Scientists and health professionals have raised doubts about Prime Minister Boris Johnson’s “moonshot” plan for mass coronavirus testing in the UK.
The PM hopes millions of Covid-19 tests – including some giving results within minutes – could be processed daily.
But experts say there are issues with laboratory capacity for current tests, while the technology for more rapid tests “does not, as yet, exist”.
The BMJ reports it has seen leaked memos that the plan could cost £100bn.
Speaking after his announcement that gatherings in England are to be restricted to six people from Monday, Mr Johnson said the government was “working hard” to increase testing capacity to 500,000 tests a day by the end of October.
And he said that “in the near future” he wanted to start using testing “to identify people who are negative – who don’t have coronavirus and who are not infectious – so we can allow them to behave in a more normal way, in the knowledge they cannot infect anyone else”.
Mr Johnson added: “We believe that new types of test which are simple, quick and scalable will become available. They use swabs or saliva and can turn round results in 90 or even 20 minutes.
“Crucially, it should be possible to deploy these tests on a far bigger scale than any country has yet achieved – literally millions of tests processed every single day.”
Mr Johnson said a mass-testing programme could be ready by the spring and could help the UK to avoid a second national lockdown.
But Dr Chaand Nagpaul, council chairman of the British Medical Association, said it was unclear how the so-called Operation Moonshot would work – given the “huge problems” currently seen with lab capacity.
Currently, between 150,000 and 200,000 tests are processed each day – but testing capacity is reported as being 350,000 a day. This includes antibody tests and those used to estimate how widespread the virus is.
Earlier this week a director of the government’s test and trace programme in England issued a “heartfelt” apology for problems with the testing system, explaining that laboratories, not the testing sites themselves, were the “critical pinch-point”.
Dr Nagpaul added the idea of opening up society based on people testing negative for the virus should be “approached with caution” because of the high rate of “false negatives” and the potential to miss those who are incubating the virus.
Dr David Strain, clinical senior lecturer at the University of Exeter and chairman of the BMA’s medical academic staff committee, raised concerns about the technology being discussed.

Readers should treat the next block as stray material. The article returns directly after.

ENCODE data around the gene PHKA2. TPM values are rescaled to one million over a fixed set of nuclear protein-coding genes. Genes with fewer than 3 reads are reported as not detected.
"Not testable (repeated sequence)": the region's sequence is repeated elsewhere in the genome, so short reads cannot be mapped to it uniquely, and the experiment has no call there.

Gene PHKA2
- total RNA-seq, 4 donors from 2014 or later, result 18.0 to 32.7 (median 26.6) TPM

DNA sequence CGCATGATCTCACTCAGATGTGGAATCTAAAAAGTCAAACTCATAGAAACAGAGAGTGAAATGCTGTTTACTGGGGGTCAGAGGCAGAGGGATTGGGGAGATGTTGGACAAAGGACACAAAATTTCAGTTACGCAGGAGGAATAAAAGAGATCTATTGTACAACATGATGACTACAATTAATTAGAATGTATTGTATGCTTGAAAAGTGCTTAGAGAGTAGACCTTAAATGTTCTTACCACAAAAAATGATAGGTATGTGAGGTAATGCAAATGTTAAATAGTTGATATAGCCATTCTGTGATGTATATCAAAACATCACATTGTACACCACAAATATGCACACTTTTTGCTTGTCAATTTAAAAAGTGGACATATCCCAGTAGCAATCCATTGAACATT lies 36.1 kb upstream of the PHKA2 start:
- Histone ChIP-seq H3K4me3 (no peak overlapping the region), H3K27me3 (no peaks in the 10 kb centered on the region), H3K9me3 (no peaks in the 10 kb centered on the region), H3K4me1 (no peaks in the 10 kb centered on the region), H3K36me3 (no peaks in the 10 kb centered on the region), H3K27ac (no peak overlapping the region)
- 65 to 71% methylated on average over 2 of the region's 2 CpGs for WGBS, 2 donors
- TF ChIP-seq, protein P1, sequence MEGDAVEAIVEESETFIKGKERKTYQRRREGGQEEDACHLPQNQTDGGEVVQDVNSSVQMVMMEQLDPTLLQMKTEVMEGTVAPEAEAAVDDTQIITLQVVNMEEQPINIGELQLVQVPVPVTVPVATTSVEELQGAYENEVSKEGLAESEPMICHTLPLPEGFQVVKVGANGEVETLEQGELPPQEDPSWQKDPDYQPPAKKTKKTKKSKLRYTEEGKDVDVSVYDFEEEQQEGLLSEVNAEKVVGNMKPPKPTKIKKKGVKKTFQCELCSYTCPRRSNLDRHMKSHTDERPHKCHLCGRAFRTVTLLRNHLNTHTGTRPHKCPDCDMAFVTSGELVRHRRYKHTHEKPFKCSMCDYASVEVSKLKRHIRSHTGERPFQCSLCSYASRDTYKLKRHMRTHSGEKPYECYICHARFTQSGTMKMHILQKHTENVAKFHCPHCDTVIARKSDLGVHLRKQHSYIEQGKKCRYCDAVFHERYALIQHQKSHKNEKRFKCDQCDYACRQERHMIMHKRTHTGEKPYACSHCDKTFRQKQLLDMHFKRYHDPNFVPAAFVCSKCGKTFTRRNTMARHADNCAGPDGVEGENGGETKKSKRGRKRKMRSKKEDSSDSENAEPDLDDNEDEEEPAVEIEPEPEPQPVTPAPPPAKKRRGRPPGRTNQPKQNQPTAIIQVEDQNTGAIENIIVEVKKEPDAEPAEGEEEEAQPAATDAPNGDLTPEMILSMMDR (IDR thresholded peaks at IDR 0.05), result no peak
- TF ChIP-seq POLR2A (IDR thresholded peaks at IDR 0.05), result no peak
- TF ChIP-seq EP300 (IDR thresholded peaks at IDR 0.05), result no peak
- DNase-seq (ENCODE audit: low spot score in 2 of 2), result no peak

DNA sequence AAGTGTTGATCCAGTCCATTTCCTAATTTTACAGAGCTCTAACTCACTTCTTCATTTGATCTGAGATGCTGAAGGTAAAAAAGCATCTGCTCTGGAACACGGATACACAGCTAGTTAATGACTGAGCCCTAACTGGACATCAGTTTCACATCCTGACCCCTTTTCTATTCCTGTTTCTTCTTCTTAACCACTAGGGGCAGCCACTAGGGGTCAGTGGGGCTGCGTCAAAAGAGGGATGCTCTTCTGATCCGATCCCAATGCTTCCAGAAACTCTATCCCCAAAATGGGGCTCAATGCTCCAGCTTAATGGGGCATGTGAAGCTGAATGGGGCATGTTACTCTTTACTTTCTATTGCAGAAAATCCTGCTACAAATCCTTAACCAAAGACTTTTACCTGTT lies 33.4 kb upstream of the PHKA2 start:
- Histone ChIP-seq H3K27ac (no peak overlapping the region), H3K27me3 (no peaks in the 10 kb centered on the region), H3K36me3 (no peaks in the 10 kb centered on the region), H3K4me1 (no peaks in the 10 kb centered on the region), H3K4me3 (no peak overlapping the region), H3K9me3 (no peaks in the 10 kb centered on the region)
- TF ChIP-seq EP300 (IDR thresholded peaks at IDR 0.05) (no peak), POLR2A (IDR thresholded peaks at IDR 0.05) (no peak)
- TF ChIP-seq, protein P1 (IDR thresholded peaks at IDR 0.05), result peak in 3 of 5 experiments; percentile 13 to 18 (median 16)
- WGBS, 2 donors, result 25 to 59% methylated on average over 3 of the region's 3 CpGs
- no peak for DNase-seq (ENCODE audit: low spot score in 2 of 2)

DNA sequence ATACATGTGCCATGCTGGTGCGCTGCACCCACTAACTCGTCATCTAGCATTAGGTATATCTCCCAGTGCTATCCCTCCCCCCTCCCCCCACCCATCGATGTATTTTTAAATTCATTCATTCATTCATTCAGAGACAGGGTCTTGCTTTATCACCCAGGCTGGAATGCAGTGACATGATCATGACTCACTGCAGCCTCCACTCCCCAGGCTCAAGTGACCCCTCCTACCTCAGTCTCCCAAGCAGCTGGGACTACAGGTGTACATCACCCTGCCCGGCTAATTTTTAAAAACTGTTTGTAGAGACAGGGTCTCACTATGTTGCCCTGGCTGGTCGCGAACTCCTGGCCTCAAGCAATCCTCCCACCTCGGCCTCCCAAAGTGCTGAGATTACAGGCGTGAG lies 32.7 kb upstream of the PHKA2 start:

“The mass-testing strategy is fundamentally flawed, in that it is being based on technology that does not, as yet, exist,” he said.
“The prime minister’s suggestion that this will be as simple as ‘getting a pregnancy test’ that will give results within 15 minutes is unlikely, if not impossible, in the timescale he was suggesting to get the country back on track.”
The deputy chief medical officer for England said the success of Operation Moonshot depended on how it was handled.
Dr Jenny Harries told ITV’s Robert Peston: “Technically there are a number of different tests available. The difficulty is in trying to evaluate all of them and work that through into a programme.
“We do want to get back to as much normality as we can and any opportunity to do that through a new testing programme or using different testing technology is clearly a good thing to be following, but it’s not quite as simple as just doing that.
“So I think it’s both the test and the way that it’s handled and used that we need to be working through.”
The UK has drawn up plans to eventually carry out up to 10 million Covid-19 tests a day by early next year – at a cost of more than £100bn, which is approaching the entire annual budget for NHS England, according to a report in the BMJ.
The new rapid tests will be piloted with audiences attending indoor and outdoor venues in Salford from next month.
The government’s chief scientific adviser, Sir Patrick Vallance, said the technology needed to be “tested carefully” and it would be “completely wrong to assume this is a slam dunk”.
The plans for mass testing come as Mr Johnson said the UK “must act” to avoid another lockdown as virus cases rise in England.
He set out a new “rule of six”, restricting gatherings to a maximum of six people, enforced by police able to issue fines or make arrests, after the UK reported more than 2,000 new coronavirus cases for the fourth consecutive day.
Mr Johnson said the rules had “become quite complicated and confusing” and the government was “simplifying and strengthening” them after feedback from police and the public.
But Labour leader Sir Keir Starmer said the new rules on gatherings were a reflection that “poor communications were a large part of the problem” with the spread of the virus.
The new “rule of six” means:
- Social gatherings of more than six people in England will not be allowed in law from Monday 14 September
- The new rule applies to people in private homes, indoors and outdoors, and places such as pubs, restaurants, cafes and public outdoor spaces
- It applies to all ages
- The rule does not apply to schools and workplaces, to people living together or in the same support bubble, or to weddings, funerals and organised team sports
- The full list of exemptions also includes protests and political activities subject to “strict risk assessments”, jury service and providing emergency assistance
- People who ignore the police could be fined £100 – doubling with each offence to a maximum of £3,200